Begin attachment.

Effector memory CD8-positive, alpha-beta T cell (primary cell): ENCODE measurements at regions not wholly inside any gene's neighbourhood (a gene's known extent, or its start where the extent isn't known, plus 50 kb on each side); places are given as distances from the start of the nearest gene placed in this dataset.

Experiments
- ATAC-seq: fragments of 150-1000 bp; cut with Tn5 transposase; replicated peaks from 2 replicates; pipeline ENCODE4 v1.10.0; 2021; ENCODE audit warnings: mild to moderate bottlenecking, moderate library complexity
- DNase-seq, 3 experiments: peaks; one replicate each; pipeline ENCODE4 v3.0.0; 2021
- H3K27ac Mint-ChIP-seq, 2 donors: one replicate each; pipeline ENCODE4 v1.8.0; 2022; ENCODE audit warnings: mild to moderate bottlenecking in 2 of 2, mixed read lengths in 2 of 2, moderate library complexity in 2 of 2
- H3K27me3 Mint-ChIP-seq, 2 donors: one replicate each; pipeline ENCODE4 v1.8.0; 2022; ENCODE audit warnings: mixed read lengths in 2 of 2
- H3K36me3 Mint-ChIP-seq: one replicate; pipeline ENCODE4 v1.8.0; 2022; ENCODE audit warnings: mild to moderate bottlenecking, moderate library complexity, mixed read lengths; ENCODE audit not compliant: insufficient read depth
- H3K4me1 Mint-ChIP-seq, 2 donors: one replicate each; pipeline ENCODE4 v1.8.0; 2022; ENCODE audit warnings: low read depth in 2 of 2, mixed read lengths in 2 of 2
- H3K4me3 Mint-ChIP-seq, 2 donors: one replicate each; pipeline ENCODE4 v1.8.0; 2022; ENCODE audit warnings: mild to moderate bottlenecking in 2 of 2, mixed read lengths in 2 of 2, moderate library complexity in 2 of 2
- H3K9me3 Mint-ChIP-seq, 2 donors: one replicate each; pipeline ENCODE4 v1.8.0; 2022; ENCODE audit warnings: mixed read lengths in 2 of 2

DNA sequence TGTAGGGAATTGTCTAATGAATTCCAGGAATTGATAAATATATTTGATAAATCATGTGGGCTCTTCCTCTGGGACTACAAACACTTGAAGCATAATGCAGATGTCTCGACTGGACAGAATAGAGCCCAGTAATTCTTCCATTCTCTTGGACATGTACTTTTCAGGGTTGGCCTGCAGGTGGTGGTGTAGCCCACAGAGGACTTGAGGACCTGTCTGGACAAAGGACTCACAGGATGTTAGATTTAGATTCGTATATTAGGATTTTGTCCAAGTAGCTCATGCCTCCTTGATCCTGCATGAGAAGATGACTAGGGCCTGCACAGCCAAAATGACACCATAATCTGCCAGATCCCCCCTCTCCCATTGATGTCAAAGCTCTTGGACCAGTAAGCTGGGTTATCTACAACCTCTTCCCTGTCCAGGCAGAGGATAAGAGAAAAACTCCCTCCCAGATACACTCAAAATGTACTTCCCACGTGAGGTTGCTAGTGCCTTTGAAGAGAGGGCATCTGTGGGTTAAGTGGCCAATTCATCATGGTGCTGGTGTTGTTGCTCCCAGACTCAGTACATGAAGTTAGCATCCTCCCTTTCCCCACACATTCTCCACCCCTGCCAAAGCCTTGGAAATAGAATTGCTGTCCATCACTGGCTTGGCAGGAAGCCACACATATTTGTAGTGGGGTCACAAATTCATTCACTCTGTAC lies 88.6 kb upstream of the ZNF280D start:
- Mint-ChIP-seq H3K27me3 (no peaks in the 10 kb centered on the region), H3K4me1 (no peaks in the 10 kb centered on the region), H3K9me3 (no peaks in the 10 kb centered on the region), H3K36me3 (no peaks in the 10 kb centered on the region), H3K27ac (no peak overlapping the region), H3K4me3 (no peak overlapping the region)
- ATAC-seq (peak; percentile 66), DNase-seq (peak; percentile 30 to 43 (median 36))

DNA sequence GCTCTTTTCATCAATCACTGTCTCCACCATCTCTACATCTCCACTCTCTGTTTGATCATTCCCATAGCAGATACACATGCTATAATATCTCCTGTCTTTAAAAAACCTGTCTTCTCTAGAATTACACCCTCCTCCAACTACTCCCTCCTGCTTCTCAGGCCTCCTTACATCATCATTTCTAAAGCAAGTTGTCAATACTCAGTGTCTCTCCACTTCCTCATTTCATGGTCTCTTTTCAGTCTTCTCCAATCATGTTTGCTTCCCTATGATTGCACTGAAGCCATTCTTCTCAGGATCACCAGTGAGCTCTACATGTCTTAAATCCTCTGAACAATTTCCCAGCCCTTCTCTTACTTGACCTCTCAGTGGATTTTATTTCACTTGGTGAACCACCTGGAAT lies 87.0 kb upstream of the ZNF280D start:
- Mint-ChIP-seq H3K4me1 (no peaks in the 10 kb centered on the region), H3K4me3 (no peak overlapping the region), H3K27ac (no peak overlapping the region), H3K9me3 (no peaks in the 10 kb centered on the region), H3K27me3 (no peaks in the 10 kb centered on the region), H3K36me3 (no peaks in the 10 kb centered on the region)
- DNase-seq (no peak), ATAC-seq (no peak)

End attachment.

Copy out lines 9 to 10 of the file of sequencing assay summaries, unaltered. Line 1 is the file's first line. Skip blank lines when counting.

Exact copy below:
- H3K4me3 Mint-ChIP-seq, 2 donors: one replicate each; pipeline ENCODE4 v1.8.0; 2022; ENCODE audit warnings: mild to moderate bottlenecking in 2 of 2, mixed read lengths in 2 of 2, moderate library complexity in 2 of 2
- H3K9me3 Mint-ChIP-seq, 2 donors: one replicate each; pipeline ENCODE4 v1.8.0; 2022; ENCODE audit warnings: mixed read lengths in 2 of 2